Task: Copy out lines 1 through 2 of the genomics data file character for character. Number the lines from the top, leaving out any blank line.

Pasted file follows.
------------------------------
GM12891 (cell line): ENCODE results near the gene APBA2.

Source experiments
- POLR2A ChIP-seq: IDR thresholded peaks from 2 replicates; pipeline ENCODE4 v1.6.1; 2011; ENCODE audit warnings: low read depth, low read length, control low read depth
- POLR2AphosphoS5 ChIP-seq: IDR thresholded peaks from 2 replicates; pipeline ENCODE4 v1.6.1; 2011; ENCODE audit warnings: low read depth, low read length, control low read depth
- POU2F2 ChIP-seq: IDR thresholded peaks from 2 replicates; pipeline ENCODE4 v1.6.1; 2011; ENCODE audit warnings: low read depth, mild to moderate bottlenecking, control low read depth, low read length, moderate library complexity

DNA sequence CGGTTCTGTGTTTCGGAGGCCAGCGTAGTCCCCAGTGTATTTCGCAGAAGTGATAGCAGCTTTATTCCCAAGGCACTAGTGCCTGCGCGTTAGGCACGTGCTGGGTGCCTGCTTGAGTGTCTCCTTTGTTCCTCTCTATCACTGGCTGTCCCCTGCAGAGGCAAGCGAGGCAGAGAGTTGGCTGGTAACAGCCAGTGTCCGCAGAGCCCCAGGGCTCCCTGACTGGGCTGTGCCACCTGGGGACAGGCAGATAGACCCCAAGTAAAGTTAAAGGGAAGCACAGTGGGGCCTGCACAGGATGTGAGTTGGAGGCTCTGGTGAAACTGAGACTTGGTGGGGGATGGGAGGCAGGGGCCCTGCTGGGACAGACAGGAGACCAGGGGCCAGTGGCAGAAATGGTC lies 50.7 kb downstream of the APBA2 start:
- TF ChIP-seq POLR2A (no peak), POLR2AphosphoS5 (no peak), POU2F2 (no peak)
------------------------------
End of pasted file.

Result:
GM12891 (cell line): ENCODE results near the gene APBA2.

Source experiments